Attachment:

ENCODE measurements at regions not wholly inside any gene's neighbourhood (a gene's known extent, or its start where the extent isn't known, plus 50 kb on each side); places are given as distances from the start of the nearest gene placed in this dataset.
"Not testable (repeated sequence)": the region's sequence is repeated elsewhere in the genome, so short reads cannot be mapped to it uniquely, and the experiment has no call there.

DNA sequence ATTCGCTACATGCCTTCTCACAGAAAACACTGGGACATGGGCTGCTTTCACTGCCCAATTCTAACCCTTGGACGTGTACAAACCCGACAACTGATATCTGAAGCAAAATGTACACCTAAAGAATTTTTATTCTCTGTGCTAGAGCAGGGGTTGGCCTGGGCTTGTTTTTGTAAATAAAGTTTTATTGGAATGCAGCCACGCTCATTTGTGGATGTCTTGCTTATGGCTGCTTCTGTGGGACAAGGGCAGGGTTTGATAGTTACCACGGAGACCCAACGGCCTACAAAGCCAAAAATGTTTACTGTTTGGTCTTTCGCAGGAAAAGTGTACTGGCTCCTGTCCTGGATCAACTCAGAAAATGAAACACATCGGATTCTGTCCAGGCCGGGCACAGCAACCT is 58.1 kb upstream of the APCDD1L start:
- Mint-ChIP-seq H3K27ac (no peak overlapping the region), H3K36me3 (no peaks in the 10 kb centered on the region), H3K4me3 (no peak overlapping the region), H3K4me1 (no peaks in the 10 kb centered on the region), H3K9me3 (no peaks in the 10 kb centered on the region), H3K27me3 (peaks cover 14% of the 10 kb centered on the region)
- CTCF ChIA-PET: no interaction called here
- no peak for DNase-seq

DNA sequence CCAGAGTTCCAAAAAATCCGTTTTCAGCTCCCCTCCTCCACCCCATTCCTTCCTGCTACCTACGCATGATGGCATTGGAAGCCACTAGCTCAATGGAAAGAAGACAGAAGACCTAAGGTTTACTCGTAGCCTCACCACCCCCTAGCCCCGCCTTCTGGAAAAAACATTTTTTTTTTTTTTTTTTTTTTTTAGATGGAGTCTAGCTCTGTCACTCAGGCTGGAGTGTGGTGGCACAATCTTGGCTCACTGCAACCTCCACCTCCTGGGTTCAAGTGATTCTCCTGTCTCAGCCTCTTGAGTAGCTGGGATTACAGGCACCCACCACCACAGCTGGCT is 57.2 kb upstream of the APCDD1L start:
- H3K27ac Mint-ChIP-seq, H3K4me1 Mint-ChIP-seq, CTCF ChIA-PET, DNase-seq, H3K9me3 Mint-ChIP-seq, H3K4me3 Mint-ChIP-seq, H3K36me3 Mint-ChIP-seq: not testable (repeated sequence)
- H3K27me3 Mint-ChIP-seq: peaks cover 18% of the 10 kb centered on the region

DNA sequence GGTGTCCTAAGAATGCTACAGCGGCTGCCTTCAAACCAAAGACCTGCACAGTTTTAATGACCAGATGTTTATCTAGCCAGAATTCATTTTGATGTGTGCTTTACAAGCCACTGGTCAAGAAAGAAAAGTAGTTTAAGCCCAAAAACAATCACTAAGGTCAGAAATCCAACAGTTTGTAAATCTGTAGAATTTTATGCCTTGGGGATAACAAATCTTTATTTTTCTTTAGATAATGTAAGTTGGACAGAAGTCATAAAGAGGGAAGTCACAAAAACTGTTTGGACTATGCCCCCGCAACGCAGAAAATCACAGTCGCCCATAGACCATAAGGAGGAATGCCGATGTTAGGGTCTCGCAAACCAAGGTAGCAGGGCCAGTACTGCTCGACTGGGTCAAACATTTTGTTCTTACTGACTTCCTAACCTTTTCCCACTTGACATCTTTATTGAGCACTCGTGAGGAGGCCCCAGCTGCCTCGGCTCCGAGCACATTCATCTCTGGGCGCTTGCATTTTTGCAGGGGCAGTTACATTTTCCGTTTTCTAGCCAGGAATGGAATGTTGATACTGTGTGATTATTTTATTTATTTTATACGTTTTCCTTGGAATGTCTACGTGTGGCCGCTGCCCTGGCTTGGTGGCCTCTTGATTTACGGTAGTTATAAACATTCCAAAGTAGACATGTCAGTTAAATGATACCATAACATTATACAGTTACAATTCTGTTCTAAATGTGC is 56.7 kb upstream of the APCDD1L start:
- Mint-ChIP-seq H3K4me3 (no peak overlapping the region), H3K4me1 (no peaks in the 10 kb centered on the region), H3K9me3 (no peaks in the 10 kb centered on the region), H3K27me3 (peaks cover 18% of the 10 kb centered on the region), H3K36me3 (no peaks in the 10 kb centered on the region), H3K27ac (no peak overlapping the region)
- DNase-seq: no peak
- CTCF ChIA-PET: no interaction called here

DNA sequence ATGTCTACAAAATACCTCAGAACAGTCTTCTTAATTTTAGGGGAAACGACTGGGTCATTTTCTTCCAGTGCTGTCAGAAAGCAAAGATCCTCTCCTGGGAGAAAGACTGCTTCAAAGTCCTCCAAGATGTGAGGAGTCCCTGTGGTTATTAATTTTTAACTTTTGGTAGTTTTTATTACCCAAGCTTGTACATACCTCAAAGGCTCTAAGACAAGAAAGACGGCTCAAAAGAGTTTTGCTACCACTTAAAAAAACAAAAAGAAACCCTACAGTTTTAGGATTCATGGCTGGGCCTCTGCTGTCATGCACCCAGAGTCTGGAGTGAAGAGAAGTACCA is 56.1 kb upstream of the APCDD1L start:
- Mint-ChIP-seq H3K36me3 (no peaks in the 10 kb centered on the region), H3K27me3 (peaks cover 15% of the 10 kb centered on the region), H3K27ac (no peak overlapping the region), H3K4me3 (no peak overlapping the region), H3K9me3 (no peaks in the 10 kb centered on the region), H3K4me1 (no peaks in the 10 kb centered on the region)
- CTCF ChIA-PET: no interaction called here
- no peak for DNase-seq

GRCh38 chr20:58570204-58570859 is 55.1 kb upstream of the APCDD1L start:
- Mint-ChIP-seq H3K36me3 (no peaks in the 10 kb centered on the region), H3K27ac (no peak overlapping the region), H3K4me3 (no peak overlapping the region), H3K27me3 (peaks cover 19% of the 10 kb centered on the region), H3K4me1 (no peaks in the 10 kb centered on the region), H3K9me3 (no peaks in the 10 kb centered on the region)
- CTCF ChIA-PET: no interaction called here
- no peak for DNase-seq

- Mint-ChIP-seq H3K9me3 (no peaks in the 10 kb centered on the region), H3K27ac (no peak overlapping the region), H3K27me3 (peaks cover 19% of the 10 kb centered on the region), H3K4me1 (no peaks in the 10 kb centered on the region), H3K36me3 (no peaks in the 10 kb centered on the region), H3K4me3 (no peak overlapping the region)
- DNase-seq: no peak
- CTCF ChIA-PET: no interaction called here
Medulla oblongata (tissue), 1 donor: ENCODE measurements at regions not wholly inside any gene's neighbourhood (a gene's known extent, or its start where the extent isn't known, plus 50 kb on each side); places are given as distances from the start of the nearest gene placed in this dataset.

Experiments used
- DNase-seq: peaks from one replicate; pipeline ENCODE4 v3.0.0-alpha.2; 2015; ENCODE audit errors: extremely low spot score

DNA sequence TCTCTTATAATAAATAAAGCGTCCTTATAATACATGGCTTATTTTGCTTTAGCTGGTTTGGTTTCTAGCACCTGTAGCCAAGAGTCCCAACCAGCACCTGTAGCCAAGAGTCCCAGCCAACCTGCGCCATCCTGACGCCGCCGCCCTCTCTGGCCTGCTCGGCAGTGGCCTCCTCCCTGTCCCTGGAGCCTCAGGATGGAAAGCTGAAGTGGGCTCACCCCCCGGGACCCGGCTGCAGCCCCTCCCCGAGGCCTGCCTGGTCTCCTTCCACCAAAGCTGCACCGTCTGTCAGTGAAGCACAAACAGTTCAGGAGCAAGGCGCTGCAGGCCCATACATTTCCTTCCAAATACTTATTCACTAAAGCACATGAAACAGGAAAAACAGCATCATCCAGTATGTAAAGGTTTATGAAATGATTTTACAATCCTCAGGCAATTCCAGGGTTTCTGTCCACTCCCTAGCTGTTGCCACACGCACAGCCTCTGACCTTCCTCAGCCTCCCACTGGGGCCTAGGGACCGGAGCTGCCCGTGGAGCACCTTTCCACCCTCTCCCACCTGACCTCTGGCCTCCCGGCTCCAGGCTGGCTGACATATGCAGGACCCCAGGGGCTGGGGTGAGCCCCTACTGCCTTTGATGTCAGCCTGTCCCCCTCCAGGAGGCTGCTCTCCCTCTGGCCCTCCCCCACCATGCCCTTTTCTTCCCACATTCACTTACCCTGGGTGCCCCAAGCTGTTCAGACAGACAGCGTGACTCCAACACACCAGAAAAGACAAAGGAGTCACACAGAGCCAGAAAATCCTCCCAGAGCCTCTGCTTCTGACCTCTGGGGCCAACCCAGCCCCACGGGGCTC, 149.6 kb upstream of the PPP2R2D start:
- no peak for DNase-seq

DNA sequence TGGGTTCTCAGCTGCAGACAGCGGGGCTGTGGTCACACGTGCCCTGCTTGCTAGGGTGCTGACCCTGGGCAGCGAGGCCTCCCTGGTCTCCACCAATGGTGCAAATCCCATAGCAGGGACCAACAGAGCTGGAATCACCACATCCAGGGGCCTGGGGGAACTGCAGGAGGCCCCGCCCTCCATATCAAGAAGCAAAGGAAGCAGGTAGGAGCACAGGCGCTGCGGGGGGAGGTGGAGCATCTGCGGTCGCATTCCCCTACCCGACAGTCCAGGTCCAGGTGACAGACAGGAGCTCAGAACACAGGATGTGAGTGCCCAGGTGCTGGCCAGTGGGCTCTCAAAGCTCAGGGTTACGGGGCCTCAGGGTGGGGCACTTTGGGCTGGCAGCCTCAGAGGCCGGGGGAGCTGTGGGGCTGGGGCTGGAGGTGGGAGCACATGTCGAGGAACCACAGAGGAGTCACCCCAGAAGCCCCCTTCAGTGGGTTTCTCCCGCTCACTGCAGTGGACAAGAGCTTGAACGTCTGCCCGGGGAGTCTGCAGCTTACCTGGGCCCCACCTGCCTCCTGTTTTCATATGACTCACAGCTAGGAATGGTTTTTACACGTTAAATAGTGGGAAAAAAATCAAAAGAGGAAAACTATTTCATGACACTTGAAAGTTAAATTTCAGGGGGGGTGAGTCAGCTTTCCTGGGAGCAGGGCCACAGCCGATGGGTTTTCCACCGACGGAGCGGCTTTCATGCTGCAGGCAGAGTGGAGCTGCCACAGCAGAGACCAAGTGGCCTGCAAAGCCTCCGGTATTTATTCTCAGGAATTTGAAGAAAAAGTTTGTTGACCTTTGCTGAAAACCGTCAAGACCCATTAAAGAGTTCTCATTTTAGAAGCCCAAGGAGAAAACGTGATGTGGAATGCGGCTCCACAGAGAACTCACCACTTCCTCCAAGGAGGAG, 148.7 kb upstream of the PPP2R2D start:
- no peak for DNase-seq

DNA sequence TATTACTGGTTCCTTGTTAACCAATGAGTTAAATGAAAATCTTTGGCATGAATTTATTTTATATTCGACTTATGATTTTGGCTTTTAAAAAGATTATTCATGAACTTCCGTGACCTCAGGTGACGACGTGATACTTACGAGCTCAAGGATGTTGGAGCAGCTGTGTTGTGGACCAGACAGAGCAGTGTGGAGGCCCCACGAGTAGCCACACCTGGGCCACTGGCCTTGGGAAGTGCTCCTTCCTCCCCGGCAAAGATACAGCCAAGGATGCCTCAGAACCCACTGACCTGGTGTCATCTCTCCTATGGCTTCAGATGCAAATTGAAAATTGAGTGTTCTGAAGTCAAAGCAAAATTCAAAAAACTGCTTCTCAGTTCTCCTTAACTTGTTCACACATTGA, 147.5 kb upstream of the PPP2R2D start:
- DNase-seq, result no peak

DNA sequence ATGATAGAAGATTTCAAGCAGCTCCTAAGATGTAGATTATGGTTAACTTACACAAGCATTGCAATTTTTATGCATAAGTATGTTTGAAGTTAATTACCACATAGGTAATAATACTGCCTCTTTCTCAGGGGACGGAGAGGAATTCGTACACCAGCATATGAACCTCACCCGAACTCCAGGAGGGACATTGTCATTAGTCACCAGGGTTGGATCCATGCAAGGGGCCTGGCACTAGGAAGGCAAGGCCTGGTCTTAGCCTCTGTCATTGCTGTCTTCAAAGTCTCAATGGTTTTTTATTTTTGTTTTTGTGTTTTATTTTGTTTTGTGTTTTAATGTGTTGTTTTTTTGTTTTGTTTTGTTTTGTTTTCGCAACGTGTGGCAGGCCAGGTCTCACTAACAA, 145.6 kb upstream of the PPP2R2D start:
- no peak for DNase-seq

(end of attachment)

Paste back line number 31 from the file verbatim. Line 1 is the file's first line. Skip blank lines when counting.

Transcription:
- no peak for DNase-seq